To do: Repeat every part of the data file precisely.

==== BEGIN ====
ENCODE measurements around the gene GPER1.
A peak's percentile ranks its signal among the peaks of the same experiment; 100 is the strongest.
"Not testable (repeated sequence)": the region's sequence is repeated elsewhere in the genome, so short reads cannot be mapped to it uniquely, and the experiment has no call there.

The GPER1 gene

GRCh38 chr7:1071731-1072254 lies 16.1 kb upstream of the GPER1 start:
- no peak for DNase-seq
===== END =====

ENCODE measurements around the gene GPER1.
A peak's percentile ranks its signal among the peaks of the same experiment; 100 is the strongest.
"Not testable (repeated sequence)": the region's sequence is repeated elsewhere in the genome, so short reads cannot be mapped to it uniquely, and the experiment has no call there.

The GPER1 gene

GRCh38 chr7:1071731-1072254 lies 16.1 kb upstream of the GPER1 start:
- no peak for DNase-seq